Experts Blog

Generating Local Citations with In-House Review Stations: Good or Bad?

By Casey Markee on Jan 13, 2012 - 02:20 AM

We recently had a question from a long-time Search Engine News subscriber concerning the use of in-house review stations to facilitate the generation of Google Places reviews by customers. Businesses looking to increase their local review numbers would provide customers with access to a public computer or an ipad/tablet station where they could leave direct reviews on the specific company's local review profile.

This isn't a new idea and as you can guess, it's a pretty controversial idea. First, this practice seems RIPE for exploitation by business owners: write a review and get a free donut, service, or a discount on your next visit. As the whole point (according to Google) is to generate unbiased, natural reviews on local businesses to build trust among local users, this would seem to defeat that purpose entirely.

In fact, according to Google, this very reason would qualify as a means to remove reviews completely:

"Reviews are only valuable when they are honest and unbiased. Even if well-intentioned, a biased review can undermine its credibility. For instance, don't offer or accept money or product to write reviews about a business, or to write negative reviews about a competitor."

Second, this practice would also seem to create a less than "free" environment for customers to leave an honest review. Prospective reviewers may feel less inclined to say NO to leaving a review when asked by a company representative, directly, while in the store. It could also certainly influence these same customers away from leaving a negative review when pressed. Or worse, the direct approach could backfire completely: leading to MORE negative reviews than the company would normally accrue.

Needless to say, the above reasons are why I and my associates here at Search Engine News have STRONGLY discouraged this practice with our own clients for years. This used to be a no-brainer since Google had seemed to make it clear this was frowned upon. However, recent events seem to indicate that this practice of providing review stations for your own customers is now OKAY.

Specifically, check out this reply from Google Community Relations employee Vanessa Scheider made last December in the Google support forum when asked about the use of review stations:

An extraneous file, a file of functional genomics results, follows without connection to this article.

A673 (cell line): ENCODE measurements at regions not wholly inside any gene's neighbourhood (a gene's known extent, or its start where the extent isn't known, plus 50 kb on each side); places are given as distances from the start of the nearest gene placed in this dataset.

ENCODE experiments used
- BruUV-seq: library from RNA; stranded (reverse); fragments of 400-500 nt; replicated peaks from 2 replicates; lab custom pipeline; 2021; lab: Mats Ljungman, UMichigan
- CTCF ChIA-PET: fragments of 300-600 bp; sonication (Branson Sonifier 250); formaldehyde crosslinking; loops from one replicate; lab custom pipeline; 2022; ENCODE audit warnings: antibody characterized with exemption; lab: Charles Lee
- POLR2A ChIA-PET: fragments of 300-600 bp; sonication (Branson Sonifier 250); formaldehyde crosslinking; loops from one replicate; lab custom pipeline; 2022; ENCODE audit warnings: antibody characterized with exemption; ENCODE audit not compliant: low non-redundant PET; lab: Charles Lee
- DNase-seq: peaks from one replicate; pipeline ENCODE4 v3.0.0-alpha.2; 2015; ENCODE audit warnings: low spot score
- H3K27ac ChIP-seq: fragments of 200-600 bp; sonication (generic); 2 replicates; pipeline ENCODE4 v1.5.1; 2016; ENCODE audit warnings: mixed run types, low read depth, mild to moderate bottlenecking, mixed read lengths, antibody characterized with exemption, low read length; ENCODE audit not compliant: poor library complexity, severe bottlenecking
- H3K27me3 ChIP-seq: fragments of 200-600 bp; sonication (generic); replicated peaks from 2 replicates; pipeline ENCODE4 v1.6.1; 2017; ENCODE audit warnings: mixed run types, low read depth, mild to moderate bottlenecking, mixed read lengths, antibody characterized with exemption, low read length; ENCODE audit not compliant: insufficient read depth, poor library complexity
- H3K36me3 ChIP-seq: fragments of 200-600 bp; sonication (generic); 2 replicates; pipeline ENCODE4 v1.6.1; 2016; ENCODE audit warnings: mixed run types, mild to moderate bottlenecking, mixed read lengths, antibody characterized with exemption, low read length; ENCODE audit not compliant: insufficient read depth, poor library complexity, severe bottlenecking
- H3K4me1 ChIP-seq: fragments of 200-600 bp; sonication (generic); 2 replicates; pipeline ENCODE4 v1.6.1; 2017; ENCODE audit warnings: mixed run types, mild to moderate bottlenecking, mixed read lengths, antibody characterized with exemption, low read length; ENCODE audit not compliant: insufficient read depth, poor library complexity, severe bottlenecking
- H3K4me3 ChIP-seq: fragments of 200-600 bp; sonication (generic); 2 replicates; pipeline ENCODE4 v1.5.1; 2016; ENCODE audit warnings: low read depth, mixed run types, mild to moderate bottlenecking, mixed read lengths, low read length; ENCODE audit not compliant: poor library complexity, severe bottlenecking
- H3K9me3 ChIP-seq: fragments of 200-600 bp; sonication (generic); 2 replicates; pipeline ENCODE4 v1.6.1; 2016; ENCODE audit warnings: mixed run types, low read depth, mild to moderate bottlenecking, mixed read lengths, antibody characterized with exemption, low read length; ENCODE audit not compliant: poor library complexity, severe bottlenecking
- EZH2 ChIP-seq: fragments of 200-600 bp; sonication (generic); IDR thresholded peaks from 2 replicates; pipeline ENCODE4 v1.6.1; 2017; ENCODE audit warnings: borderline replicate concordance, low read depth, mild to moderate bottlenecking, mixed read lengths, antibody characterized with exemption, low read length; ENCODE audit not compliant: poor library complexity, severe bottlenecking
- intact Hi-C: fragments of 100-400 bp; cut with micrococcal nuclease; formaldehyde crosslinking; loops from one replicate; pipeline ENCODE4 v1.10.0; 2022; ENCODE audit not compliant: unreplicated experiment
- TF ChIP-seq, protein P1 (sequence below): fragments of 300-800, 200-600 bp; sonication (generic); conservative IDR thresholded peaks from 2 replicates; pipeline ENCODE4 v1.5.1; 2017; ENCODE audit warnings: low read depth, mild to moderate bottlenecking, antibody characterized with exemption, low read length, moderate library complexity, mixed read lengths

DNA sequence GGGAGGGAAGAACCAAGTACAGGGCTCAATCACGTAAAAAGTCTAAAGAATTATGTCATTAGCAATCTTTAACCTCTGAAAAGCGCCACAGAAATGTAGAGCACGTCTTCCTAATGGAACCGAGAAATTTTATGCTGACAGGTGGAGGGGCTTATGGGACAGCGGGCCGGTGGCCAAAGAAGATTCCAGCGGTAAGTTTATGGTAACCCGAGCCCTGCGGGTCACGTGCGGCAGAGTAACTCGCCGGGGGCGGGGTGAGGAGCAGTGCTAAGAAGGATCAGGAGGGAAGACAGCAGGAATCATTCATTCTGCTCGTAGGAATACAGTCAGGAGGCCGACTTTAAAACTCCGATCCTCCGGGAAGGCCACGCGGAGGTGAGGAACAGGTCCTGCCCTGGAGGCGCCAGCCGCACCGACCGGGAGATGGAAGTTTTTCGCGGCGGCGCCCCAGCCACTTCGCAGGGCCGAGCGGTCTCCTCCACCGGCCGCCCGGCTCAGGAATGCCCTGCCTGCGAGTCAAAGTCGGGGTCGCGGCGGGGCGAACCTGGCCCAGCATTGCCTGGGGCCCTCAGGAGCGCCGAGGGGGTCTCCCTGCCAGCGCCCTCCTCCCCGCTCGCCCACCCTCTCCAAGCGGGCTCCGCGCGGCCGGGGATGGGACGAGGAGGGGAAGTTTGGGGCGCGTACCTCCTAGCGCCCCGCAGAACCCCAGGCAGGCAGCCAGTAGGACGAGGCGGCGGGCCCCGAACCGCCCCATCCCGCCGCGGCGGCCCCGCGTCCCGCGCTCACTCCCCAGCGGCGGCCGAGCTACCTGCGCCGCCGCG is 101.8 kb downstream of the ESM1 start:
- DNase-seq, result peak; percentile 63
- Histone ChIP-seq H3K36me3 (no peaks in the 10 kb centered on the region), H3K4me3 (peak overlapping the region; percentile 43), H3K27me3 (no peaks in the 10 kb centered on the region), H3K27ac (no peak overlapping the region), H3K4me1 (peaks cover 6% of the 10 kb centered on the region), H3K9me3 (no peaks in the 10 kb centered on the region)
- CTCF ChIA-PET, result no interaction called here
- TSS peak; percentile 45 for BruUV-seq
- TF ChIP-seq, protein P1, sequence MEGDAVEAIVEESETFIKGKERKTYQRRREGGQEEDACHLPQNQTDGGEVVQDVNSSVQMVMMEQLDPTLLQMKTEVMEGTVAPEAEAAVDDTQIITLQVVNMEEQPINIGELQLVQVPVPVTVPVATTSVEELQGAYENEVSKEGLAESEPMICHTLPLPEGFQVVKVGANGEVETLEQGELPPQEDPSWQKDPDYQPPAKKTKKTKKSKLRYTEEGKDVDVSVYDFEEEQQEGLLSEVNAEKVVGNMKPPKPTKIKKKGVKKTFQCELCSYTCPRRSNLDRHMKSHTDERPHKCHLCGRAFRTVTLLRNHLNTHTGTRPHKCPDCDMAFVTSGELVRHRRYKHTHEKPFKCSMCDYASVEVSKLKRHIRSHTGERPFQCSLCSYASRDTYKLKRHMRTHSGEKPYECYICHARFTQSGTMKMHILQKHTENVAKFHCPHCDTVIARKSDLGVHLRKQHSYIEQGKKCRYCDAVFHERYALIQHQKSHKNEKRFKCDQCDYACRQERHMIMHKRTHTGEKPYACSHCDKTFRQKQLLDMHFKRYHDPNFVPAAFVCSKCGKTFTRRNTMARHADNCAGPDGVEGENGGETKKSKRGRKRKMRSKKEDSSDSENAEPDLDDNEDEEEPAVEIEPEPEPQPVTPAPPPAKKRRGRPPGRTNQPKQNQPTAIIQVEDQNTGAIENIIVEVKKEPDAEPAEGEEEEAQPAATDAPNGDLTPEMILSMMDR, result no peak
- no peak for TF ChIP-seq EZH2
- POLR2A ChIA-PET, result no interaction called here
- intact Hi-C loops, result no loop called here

"We're supportive of businesses encouraging their customers to check out their Google Places listings and write a review; however, to avoid conflicts of interest, we don't advise business owners to offer or accept money or product to incent reviews, per our policy guidelines"

A lot of people have speculated as to why Google has made this shift. The main argument I've been hearing is that Google is trying to accumulate a HUGE volume of direct reviews so they can more effectively battle Yelp and TripAdvisor. But therein lies a problem: more reviews usually lead to lower quality reviews. And hasn't Google's main aim algorithmically been to provide a higher quality search experience in all areas?

Regardless, even though Google has apparently now given tacit approval to review stations, you should be wary of the practice!

Moreover, we strongly encourage local site owners to avoid putting all of their 2012 review eggs into one basket. Make sure you are concentrating on Yelp (still the undisputed local reviews king) and other local citation sources within your area. Google may not be pulling these citation sources into Google Places anymore "directly" but you can absolutely guarantee that they are using these as social signals into your Places listing.

Finally, DO NOT RELY SOLELY ON REVIEW STATIONS if you do go this route. That's just crazy. It's unnatural, can lead to the issues we've outlined above, and can hurt you as much as help. If you go this route, be careful. The reputation you save may be your own!(and users). Stay tuned!Planet Ocean article end